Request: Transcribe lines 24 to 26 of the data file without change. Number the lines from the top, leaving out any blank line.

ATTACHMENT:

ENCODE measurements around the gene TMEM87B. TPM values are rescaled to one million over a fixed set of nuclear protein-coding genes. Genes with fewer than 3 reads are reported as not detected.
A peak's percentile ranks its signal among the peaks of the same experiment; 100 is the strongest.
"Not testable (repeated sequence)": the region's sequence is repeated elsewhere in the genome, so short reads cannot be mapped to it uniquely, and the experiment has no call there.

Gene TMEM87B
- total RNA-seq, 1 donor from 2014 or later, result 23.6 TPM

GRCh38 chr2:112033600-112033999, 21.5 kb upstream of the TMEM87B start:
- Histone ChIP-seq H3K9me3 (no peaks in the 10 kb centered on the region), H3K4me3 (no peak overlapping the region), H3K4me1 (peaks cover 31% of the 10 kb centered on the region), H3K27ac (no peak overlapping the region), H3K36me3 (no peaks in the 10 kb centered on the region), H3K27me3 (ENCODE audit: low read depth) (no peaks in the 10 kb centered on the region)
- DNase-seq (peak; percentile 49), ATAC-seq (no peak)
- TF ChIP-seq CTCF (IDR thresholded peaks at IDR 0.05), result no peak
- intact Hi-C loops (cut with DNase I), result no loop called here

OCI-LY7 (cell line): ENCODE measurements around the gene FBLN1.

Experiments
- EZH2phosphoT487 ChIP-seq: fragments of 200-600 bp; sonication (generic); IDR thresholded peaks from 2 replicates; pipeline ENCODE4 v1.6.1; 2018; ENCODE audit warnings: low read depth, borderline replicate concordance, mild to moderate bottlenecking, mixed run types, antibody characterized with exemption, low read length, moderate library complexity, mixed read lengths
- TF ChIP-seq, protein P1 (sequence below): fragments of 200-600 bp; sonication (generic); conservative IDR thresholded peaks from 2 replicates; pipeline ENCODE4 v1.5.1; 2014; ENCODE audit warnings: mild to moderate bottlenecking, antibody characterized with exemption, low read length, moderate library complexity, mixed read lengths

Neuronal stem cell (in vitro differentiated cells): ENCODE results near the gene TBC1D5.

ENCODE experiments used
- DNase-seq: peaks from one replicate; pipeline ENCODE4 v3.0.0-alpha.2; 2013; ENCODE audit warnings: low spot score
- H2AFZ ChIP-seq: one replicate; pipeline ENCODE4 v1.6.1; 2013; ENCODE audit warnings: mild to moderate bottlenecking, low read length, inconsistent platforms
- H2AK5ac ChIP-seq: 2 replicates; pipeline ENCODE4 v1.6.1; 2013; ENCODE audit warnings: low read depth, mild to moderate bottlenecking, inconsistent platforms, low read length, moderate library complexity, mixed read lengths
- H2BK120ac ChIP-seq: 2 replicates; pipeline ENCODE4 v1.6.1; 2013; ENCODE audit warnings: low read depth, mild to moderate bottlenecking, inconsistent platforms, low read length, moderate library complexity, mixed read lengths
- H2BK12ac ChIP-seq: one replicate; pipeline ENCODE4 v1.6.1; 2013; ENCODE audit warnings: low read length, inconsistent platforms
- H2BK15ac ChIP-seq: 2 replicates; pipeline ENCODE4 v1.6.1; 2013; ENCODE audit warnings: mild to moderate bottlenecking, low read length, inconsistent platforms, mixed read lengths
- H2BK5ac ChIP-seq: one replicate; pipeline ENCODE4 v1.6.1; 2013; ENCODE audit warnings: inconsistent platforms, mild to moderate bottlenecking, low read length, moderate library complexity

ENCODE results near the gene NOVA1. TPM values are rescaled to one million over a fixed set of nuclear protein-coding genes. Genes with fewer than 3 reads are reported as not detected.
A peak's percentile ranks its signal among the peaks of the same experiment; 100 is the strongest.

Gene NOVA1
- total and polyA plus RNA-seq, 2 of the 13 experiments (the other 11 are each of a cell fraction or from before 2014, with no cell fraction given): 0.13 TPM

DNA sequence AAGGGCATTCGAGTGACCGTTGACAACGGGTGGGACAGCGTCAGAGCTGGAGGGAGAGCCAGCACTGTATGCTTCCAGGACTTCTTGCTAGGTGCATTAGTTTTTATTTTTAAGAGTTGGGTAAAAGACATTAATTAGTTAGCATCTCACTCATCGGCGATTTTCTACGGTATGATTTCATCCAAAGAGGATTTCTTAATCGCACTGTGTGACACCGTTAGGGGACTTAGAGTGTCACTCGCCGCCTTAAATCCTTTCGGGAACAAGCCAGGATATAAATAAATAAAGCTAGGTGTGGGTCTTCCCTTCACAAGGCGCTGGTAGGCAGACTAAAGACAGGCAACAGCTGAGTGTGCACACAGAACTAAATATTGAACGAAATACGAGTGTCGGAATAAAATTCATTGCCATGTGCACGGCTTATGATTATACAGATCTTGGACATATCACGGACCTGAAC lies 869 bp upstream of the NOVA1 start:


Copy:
ENCODE results near the gene NOVA1. TPM values are rescaled to one million over a fixed set of nuclear protein-coding genes. Genes with fewer than 3 reads are reported as not detected.
A peak's percentile ranks its signal among the peaks of the same experiment; 100 is the strongest.

Gene NOVA1